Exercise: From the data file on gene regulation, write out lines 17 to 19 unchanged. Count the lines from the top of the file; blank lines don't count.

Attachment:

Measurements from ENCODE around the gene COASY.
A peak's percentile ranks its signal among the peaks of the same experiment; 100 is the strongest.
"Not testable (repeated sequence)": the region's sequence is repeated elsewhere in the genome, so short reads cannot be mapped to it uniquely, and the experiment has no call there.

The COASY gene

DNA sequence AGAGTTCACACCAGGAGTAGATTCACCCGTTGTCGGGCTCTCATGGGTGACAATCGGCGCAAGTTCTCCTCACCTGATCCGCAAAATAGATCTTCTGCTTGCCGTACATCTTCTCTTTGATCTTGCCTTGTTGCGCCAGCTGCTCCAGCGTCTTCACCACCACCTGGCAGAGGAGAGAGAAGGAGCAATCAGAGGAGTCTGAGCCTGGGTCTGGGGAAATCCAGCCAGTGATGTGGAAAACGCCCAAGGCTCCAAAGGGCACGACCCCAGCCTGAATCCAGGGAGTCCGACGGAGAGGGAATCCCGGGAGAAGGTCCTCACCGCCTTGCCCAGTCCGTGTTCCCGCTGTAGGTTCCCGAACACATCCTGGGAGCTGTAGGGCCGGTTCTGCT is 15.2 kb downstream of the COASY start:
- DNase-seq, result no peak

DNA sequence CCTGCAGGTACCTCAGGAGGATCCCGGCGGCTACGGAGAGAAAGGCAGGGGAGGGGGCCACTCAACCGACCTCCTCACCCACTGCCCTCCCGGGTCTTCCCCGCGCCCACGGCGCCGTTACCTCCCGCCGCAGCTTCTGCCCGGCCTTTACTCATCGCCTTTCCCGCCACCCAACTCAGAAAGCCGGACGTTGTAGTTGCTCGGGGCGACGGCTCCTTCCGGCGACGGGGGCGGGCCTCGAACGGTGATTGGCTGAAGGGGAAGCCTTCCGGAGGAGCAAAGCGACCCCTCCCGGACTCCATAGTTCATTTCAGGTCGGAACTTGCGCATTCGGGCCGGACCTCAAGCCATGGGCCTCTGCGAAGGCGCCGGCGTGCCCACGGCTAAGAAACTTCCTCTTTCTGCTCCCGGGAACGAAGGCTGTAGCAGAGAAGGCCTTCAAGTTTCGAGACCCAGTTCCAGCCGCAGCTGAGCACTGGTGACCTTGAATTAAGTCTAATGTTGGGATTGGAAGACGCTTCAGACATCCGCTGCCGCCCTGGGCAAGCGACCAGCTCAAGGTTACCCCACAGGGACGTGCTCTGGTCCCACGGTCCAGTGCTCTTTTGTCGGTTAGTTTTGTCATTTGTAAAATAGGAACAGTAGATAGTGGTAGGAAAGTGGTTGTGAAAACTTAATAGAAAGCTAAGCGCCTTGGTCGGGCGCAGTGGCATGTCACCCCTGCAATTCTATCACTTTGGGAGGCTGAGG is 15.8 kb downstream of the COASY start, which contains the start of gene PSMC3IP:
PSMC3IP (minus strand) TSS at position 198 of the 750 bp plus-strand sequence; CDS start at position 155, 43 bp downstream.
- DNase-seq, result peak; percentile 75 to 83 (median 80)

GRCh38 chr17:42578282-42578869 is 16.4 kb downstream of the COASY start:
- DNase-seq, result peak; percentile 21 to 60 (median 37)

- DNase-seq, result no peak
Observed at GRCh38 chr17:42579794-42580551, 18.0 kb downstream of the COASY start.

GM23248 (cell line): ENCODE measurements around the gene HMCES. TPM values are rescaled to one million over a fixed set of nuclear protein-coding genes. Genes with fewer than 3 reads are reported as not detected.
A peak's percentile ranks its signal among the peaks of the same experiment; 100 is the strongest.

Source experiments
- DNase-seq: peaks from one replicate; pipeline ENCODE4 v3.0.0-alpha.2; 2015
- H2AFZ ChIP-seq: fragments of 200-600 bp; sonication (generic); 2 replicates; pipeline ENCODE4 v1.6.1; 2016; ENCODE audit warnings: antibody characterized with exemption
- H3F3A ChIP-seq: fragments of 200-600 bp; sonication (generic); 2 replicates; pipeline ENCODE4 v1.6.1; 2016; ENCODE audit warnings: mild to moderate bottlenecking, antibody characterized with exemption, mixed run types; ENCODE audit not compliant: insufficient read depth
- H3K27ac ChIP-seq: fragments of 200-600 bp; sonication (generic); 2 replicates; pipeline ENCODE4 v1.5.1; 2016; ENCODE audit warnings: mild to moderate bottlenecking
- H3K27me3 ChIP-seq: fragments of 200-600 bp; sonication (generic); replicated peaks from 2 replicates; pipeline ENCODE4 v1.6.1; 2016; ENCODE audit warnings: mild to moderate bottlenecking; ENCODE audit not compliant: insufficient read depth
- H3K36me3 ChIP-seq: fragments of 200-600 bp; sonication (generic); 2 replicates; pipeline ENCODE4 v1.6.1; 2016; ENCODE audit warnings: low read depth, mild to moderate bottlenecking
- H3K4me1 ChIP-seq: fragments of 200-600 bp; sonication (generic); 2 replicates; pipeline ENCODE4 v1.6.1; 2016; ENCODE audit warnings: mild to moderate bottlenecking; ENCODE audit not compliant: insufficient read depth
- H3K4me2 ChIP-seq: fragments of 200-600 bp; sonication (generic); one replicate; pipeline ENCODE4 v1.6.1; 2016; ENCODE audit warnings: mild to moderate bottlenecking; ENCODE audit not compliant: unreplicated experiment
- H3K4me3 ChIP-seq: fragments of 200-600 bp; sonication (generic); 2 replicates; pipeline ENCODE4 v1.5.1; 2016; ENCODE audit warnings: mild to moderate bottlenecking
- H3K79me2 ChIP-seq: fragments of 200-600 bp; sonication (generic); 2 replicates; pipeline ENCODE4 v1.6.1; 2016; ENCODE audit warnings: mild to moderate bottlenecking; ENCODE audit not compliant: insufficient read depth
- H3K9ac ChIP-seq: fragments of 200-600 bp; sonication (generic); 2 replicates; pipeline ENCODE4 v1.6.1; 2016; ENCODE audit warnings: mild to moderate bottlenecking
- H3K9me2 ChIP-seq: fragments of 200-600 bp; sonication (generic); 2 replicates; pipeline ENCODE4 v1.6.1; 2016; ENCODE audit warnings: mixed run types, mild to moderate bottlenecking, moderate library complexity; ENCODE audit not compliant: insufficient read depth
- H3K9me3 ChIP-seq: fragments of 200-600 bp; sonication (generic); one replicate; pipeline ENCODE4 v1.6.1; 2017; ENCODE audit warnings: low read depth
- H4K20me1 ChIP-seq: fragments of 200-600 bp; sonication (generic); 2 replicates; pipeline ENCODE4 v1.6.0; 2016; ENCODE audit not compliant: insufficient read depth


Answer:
- DNase-seq: peaks from one replicate; pipeline ENCODE4 v3.0.0-alpha.2; 2015
- H2AFZ ChIP-seq: fragments of 200-600 bp; sonication (generic); 2 replicates; pipeline ENCODE4 v1.6.1; 2016; ENCODE audit warnings: antibody characterized with exemption
- H3F3A ChIP-seq: fragments of 200-600 bp; sonication (generic); 2 replicates; pipeline ENCODE4 v1.6.1; 2016; ENCODE audit warnings: mild to moderate bottlenecking, antibody characterized with exemption, mixed run types; ENCODE audit not compliant: insufficient read depth